The ‘settling in’ to my current role was quite a different experience. It was not immediately obvious what kind of connections I could forge with people working with high-level systems and complex processes. No doubt the technical aspects and specialist knowledge associated with my role was a challenge to overcome, but the greater challenge I saw before me was finding a space in the hearts of new colleagues. At one level it was ‘being liked’, but more importantly, it was being able to sit comfortably with each other in our shared values and aspirations. I was and still am inspired and motivated by my organisation’s mission to serve learners. And I am sure many who work alongside me are driven by that desire to improve educational outcomes. And yet, the grind and exactness of processes-driven work meant that having a reciprocal engagement with people took a lot more effort than I had imagined.

People over processes

Image by Gordon Johnson from Pixabay

And so I embarked on a personal mission to make the most of opportunities I had to interact with colleagues – walking over to ask a question, learning more about them as much as they would reveal, setting up coffee dates, and understanding myself and others more by comparing our similarities and differences. This was reflexivity in action – a heightened sensitivity to my evolving relationships with others – as individuals, as work teams, as cultural groups, as social personas.

There were times where was easy laughter, there were times where I didn’t where else to rest my gaze. I’m sure I’ve said things that sound bizzare to others, just as I’ve learnt about things that didn’t seem to fit into my worldview. But over time and with intentionality, I’ve come to appreciate different senses of belonging occurring with different grouping and types of practices.

For example, the most immediate sense of belonging is with my work team where our physical proximity, overlapping responsibilities and growing understanding of one another’s psyche has provided me a socio-physical home base. Another sense of belonging rests in the easy and carefree banter at lunchtime in the kitchen or at the daily quiz event – if surrounded by the right mix of people. And yet another sense of belonging is with the wider organisation in the belief and the hope of paving the way for a better future for all of us.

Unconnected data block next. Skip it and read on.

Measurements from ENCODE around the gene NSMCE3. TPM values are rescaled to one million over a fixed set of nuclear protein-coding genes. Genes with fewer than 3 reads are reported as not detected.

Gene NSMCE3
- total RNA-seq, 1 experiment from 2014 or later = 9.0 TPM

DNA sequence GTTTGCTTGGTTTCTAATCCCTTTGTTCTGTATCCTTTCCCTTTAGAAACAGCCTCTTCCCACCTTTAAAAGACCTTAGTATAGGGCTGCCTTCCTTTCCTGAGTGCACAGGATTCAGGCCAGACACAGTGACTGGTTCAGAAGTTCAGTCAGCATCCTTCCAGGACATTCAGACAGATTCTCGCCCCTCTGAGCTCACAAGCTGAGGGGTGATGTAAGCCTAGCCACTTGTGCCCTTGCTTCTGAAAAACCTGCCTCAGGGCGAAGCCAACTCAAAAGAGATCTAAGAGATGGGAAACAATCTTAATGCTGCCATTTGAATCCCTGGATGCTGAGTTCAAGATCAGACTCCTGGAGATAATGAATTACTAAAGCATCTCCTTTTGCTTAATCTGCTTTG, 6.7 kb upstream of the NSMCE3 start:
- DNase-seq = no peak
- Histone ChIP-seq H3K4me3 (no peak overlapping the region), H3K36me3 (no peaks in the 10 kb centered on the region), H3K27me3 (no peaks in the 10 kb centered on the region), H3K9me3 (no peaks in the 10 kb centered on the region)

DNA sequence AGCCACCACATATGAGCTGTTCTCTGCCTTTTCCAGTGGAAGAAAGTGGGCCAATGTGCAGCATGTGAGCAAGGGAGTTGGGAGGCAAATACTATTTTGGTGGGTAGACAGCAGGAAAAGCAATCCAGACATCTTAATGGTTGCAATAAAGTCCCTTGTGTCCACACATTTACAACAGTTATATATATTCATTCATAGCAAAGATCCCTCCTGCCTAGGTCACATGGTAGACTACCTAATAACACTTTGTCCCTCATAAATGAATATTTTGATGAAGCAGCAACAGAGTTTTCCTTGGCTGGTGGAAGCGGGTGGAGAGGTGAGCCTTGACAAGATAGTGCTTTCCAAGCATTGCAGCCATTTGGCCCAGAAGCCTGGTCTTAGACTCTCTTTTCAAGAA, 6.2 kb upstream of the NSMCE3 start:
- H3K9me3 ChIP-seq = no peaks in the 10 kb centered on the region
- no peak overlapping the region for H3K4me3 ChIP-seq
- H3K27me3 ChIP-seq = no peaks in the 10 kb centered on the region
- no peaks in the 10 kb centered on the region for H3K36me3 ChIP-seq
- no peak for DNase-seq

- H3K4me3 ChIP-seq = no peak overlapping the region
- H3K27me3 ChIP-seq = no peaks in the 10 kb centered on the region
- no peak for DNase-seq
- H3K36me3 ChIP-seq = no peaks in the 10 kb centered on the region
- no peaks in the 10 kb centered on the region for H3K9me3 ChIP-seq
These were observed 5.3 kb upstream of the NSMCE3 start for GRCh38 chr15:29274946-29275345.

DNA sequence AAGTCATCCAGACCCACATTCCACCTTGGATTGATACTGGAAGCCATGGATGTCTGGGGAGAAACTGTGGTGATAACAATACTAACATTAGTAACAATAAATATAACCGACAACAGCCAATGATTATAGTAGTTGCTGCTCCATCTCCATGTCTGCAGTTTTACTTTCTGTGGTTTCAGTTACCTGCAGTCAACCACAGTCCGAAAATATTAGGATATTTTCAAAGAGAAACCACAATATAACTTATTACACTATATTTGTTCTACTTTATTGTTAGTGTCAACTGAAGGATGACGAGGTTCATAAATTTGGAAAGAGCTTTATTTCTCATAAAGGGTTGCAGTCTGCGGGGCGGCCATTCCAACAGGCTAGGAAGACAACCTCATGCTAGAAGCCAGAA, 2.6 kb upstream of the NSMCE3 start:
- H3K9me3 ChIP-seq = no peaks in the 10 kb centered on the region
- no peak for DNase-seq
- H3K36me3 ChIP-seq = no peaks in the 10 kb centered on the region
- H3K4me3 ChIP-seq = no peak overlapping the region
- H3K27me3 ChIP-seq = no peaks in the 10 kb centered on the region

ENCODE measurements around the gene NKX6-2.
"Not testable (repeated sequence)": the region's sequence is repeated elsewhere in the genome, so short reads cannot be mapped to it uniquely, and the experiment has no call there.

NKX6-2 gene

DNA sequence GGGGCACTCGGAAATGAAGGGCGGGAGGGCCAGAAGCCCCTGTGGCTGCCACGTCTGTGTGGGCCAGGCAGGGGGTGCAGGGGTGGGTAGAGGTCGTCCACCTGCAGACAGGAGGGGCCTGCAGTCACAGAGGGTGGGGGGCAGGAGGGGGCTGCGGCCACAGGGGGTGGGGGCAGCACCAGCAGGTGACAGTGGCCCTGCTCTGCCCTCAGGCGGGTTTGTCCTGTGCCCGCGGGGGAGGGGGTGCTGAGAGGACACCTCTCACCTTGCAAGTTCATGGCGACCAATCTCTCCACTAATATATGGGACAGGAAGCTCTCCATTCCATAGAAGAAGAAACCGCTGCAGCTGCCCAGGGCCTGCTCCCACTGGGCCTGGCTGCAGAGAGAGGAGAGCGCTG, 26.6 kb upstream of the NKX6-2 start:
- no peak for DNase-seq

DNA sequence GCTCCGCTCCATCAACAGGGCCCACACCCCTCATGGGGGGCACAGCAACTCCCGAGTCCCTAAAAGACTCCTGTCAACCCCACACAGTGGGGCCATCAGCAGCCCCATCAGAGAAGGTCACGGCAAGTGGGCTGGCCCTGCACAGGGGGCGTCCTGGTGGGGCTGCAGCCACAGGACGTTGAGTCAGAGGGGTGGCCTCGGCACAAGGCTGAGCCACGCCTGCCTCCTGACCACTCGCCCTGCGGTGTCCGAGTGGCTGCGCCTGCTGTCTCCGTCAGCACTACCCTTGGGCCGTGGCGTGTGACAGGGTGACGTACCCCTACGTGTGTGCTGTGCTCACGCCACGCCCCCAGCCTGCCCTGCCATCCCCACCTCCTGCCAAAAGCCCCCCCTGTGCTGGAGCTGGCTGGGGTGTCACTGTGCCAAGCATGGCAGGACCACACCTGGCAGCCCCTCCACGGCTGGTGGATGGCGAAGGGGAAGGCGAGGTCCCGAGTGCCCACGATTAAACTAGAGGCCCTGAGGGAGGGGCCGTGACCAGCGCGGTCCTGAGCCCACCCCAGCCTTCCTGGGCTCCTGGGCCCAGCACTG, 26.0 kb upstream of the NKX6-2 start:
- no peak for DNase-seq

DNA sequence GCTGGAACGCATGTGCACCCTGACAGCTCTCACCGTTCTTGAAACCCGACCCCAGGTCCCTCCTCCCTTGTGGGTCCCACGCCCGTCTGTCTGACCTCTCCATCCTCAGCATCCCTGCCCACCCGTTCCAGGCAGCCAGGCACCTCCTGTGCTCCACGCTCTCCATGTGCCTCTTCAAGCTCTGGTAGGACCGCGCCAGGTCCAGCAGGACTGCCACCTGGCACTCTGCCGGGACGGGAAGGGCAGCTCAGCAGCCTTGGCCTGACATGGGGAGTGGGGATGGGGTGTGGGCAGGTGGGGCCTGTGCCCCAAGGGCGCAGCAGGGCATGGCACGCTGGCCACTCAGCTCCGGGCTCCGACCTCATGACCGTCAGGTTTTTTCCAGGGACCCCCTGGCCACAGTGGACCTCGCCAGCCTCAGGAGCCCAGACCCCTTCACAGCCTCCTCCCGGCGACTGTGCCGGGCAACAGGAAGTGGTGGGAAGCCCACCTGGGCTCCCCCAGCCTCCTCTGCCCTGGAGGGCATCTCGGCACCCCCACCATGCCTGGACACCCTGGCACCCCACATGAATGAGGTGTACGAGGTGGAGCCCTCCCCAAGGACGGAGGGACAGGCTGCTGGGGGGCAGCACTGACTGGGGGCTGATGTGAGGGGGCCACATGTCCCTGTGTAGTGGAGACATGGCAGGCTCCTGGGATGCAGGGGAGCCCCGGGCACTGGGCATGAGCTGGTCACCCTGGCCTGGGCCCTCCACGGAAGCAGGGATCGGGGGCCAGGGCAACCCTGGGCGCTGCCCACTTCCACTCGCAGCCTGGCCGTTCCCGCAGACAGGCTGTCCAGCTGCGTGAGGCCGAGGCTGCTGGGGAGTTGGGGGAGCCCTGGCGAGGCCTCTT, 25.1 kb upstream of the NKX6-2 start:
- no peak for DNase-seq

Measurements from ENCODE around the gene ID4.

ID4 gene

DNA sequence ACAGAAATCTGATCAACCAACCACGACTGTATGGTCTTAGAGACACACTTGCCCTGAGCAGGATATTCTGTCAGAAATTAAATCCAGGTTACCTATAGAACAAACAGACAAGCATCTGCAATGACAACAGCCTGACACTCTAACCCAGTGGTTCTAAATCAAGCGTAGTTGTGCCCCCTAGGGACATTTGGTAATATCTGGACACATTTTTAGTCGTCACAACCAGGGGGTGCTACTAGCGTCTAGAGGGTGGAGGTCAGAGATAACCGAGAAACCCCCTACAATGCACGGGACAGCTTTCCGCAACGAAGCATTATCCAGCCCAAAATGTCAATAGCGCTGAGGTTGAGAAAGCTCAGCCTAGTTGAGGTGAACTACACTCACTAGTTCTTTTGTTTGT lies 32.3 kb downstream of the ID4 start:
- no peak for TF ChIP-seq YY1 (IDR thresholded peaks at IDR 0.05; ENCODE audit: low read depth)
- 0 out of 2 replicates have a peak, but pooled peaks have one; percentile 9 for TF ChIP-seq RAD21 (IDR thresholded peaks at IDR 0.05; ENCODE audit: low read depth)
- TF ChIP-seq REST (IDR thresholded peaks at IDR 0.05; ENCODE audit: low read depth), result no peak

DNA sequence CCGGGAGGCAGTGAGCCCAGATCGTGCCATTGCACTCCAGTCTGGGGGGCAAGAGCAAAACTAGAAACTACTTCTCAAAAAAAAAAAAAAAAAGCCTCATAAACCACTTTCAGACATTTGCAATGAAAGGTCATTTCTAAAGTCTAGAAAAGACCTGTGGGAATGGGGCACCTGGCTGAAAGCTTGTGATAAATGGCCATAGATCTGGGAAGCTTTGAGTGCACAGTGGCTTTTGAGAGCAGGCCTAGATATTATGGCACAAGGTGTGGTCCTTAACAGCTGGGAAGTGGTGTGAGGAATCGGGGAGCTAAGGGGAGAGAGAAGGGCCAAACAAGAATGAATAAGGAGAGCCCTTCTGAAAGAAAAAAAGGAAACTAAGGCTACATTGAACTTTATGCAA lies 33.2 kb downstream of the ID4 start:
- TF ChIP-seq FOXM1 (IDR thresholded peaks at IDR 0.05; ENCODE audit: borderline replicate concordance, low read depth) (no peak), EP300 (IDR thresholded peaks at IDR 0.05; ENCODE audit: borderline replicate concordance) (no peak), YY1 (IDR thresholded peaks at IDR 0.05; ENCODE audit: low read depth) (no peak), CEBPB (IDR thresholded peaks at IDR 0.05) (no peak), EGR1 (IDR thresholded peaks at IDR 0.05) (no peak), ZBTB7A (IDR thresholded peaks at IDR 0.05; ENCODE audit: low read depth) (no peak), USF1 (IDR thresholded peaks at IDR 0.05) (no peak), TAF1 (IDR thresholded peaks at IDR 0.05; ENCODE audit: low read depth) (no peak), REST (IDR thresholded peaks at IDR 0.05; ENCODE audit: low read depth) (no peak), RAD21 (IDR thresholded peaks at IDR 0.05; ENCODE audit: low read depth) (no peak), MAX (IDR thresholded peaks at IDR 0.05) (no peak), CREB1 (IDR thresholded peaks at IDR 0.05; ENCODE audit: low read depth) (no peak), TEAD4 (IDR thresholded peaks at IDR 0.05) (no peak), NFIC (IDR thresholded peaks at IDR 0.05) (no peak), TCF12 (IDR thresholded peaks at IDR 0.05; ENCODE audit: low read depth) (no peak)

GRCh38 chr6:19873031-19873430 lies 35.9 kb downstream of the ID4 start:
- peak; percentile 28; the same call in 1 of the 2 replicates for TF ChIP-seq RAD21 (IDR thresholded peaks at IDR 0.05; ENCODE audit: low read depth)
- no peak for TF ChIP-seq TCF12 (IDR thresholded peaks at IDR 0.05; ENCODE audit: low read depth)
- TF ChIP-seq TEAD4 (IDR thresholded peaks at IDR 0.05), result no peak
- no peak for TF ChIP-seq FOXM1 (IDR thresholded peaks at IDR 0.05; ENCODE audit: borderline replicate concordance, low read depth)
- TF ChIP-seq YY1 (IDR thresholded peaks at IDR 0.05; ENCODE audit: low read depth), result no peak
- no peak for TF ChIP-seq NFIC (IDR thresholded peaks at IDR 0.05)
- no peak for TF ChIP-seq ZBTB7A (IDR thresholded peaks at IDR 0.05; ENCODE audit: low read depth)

Who am I, where am I, where do I want to go?

Photo by Nick Fewings on Unsplash

With the journey from easy belonging to negotiated belonging, I’m left with a couple of hard questions to answer: who am I, where am I, where do I want to go? Every now and then I pause to think about what my core beliefs and values are, and remind myself what my personal mission is. It has been written and re-written but it sounds something like: to fill knowledge and social gaps in order to empower others to achieve success.

And then I look around me to remind myself where I am – in a place where important decisions are made that have a material impact on many. I remind myself of the privilege and the responsibility of being in the public service, and the duty to act fairly but also with compassion.

The last question of where I want to go remains unanswered. I really do not know. I have a sense of doing something what was somehow uniquely designed for me, doing good and doing well. It’s a vagueness that finds clarity in my deliberate and serendipitous connection building with others. So if I could end my 2019 reflection with a 2020 aspiration – may I go boldly where others fear to tread.